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'Cycling still has Covid-19 situation under control' says Lappartient but Vaughters complains UCI aren’t taking Giro concerns seriously

De Gendt feels Giro organisers are ‘hiding things’ and EF Pro Cycling have suggested shortening the race by a week

UCI president David Lappartient has said that, “cycling still has the situation under control,” amid growing concerns about the spread of Covid-19 at the Giro d’Italia. EF Pro Cycling boss Jonathan Vaughters said that the sport’s governing body didn’t take his team’s suggestion that the race be shortened to two weeks seriously in the wake of a series of positive tests.

Last week British rider Simon Yates was withdrawn from the Giro d’Italia following a positive Covid-19 test.

His team, Mitchelton-Scott, subsequently pulled out of the race entirely after four members of staff returned positive results on the first rest day, while Jumbo-Visma also withdrew after a positive test for team leader, Steven Kruijswijk.

Team Sunweb’s Michael Matthews also left the race for the same reason.

Yesterday it was reported that 17 police officers covering the e-bike event that runs alongside the Giro had tested positive for Covid-19.

A spokesperson for organisers RCS Sport said that the officers in question had been, “exclusively engaged in the escort at the Giro-E, an event with organisation, logistics, hotels, timetables and starting locations completely separate from those of the Giro d’Italia.”

That explanation didn’t wash with everyone with Lotto-Soudal’s Thomas de Gendt expressing his suspicion that, “the organisation is hiding things and giving it a twist.”

EF Pro Cycling was sufficiently concerned that it wrote to the UCI proposing that the Giro be called to a halt on Sunday, at the end of the second week, because of "a clearly compromised bubble."

Referring to an early finish and alluding to the earlier withdrawals of Mitchelton-Scott and Jumbo-Visma, the letter said that, “it would be better for the Giro and the UCI World Tour…(if) this be done in a systematic, holistic way versus a chaotic withdrawal on a team by team basis.”

The UCI denied the request and said there would be additional general screening of teams yesterday and today, on top of the testing due on the second rest day (Monday).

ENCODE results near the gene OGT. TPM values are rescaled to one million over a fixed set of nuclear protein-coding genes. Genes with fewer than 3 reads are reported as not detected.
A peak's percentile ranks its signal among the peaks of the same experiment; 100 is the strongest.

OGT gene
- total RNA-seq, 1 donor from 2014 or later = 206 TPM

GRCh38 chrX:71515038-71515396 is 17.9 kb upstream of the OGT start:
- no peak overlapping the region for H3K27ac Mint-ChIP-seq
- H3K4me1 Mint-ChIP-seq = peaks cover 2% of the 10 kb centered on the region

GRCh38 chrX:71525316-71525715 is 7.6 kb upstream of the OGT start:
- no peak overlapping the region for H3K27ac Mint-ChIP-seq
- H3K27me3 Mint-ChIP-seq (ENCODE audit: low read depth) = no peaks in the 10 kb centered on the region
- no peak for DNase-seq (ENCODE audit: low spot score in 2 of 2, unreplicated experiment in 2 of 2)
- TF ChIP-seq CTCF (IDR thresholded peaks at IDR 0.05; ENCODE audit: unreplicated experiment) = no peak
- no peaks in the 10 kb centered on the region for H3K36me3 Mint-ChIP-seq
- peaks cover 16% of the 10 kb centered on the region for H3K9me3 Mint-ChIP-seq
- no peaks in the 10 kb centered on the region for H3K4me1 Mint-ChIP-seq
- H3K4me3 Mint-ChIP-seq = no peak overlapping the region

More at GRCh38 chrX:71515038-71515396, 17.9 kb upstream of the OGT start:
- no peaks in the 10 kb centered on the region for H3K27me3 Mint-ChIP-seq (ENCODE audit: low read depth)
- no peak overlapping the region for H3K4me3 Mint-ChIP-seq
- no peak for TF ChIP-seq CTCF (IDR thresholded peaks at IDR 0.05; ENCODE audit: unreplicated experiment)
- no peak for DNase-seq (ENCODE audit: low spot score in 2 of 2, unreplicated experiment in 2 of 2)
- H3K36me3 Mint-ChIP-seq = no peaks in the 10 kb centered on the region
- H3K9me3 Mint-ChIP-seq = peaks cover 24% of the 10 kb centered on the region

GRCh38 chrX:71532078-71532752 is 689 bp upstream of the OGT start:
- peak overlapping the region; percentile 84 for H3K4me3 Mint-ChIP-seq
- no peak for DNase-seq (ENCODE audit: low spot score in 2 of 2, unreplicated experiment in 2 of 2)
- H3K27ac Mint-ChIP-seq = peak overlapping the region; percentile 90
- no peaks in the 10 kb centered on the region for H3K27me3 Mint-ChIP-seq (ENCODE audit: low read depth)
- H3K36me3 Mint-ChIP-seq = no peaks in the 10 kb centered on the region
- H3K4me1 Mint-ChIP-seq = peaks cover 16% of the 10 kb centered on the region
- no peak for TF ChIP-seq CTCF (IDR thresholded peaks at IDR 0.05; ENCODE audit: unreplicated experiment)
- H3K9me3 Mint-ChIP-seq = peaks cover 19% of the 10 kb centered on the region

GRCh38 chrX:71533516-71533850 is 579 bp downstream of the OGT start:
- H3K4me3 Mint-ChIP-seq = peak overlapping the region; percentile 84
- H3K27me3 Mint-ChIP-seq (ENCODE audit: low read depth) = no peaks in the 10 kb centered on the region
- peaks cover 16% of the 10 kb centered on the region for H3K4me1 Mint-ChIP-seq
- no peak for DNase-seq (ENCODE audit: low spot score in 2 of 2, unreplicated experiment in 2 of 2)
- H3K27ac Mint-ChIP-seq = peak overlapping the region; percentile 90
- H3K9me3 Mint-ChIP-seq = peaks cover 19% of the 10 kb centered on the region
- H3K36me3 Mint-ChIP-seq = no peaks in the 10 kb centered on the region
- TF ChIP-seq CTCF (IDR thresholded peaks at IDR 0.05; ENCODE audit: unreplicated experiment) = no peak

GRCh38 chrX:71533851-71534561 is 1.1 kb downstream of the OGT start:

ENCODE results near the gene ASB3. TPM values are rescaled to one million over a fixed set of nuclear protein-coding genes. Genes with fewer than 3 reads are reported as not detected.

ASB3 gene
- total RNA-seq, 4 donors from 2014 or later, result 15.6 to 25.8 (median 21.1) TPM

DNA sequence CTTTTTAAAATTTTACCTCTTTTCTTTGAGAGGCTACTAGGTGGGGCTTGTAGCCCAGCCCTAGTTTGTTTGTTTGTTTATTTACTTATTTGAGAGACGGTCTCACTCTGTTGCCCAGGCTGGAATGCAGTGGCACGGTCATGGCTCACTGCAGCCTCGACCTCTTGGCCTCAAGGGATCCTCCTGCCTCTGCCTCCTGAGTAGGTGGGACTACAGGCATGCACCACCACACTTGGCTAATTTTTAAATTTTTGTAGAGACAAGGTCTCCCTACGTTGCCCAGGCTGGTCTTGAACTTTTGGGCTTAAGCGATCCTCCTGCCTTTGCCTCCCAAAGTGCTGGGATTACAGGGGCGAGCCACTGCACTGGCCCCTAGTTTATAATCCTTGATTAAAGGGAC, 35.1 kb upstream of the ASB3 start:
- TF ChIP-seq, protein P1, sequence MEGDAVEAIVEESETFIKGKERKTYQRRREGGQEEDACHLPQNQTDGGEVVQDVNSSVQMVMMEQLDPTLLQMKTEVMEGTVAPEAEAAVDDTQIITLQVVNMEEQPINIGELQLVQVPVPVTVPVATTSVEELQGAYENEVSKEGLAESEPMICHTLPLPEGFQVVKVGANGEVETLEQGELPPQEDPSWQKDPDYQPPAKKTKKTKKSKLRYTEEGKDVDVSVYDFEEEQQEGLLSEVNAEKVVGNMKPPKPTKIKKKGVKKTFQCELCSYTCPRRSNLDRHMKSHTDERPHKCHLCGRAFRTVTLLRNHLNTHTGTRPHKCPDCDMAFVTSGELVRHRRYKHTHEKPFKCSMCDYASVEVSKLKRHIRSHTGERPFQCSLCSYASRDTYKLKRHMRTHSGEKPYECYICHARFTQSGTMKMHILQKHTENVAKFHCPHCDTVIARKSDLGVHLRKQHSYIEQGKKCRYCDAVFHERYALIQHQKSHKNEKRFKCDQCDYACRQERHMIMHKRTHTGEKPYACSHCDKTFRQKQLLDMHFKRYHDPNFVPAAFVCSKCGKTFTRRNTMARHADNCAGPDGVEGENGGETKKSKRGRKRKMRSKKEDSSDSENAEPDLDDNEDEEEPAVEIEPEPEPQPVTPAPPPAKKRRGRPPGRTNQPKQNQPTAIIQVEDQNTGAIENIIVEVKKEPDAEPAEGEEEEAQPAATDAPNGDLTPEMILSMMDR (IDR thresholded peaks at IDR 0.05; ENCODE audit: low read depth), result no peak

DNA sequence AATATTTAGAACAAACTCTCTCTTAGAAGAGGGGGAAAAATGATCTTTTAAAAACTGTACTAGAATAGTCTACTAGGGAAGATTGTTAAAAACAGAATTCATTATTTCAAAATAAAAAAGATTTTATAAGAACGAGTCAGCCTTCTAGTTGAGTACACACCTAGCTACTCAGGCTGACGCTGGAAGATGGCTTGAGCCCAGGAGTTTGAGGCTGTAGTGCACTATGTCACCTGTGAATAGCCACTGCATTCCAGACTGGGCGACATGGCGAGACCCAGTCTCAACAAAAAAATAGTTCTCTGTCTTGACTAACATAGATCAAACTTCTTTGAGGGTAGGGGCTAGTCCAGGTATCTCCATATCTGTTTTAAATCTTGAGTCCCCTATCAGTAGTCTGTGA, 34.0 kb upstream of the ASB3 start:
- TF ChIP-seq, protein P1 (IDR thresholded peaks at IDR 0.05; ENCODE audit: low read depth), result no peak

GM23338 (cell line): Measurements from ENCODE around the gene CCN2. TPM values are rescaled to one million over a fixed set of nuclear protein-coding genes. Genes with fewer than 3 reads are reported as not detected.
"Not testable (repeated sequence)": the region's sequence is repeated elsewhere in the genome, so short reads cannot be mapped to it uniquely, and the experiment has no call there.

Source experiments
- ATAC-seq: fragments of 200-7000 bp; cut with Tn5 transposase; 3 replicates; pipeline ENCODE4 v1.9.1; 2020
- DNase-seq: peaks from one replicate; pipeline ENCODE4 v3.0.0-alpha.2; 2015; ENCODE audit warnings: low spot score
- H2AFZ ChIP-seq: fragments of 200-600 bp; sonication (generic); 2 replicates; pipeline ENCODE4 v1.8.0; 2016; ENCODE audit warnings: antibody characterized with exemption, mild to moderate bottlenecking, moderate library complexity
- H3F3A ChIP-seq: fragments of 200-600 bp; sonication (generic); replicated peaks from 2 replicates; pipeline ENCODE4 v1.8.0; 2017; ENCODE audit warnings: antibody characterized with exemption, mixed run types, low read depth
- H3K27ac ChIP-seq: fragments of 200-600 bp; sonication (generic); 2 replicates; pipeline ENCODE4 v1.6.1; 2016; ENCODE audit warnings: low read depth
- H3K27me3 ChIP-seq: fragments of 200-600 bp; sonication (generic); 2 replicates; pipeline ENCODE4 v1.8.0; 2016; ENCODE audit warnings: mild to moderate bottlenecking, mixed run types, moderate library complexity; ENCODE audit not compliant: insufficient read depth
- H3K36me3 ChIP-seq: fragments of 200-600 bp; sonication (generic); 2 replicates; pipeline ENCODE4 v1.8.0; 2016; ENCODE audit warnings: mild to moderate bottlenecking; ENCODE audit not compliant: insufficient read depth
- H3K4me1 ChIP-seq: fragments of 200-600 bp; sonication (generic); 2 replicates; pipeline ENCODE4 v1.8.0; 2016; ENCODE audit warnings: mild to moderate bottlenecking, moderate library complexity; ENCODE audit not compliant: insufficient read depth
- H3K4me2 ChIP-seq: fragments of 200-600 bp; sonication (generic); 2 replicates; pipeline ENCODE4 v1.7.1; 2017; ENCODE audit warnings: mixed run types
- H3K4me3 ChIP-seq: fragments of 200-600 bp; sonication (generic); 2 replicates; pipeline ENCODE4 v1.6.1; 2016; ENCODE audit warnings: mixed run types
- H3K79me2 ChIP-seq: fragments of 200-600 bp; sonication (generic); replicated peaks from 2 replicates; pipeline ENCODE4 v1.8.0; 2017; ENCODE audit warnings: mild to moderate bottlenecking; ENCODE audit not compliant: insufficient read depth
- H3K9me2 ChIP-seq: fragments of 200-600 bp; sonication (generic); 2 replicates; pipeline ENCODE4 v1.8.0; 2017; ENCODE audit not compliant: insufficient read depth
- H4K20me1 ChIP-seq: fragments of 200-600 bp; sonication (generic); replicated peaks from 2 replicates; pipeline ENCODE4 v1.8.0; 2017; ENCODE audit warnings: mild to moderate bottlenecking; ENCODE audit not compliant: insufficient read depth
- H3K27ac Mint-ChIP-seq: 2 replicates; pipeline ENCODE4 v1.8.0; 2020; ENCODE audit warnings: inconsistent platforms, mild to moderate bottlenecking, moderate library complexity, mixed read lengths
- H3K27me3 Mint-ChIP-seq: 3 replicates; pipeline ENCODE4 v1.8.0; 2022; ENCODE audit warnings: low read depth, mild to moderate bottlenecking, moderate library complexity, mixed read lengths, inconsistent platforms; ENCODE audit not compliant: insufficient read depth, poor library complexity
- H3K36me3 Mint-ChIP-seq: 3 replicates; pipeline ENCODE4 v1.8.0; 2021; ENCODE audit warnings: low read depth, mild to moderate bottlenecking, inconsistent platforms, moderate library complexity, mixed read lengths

Regarding the continuation of the Giro – and start of the Vuelta on Tuesday – Lappartient told Het Nieuwsblad: "Cycling still has the situation under control: in the Tour there were four positive tests out of 2,800 tests carried out. At the Giro, there have been three riders who have tested positive for the coronavirus out of 176 starters.”

Seemingly overlooking the frequency of testing at the race, he continued: "These are percentages that are much lower than in the rest of society: in France there are regions where 17 per cent of the tests are now positive.

"The efforts that cycling has been taking have been paying off. But we must not let go; the danger is still there. If we want the Vuelta to take place, we'll have to make the protocols even stricter, as Spain has been hit even harder than Italy."

Vaughters told Cycling News he was unimpressed with the UCI response to his team’s suggestion that the race be shortened by a week.

"The response doesn’t really address our suggestion. It doesn't actually even take note of the suggestion of ending the race early. It’s neither here nor there. The UCI response doesn’t read as if they took our concerns very seriously."

Commenting on the testing results on the first rest day, he continued: “It was a total positive rate of around two per cent, which could – if not necessarily – mean the bubble has pierced.

“Our medical director said, ‘well, if there are 11 positives, there could be greater spread going on, so it would probably be a good idea to suggest we figure out an organised early departure from the race.’

"That doesn’t mean our team is just going to pull out unilaterally. It means we’re just asking all the other teams and RCS to come up with maybe an alternative race finish date to be able to finish up the race in an organised and honourable way, as opposed to something more chaotic – having two or three teams leaving and others staying.

"We’d rather have it as a more collaborative process. They may not take that suggestion, and that’s fine, but we felt it was our obligation to at least suggest it."

Alex has written for more cricket publications than the rest of the team combined. Despite the apparent evidence of this picture, he doesn't especially like cake.

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Carior | 3 years ago

I mean Lappartient always has been on another planet hasn't he?  The whole thing just looks like a farce and the reality is right now people are talking about positive tests, teams pulling out etc more than they are talking about the racing.  

It's an absolute joke - but when you hear about the conditions in some of the hotels and teams sharing dining rooms not just with each other but also with random members of the public what do you expect?  It will be interesting to see what the test numbers say in the next couple of days but this burying the head in the sand approach of Lappartient and the UCI makes them look at best ignorant and at worst, mercenaries with more interest in lining their pockets that protecting athletes.  Its very short-sighted - we don't know the impacts of "long covid" but there is a growing body of anecdotal evidence showing people having long term deterioration of lung capacity.  Imagine losing a Sivakov, Bernal, Roglic, Pogacar, VDP, Kuss or equivalent from the sport for a year or longer maybe due to long covid complications - it would be crap for the sport!

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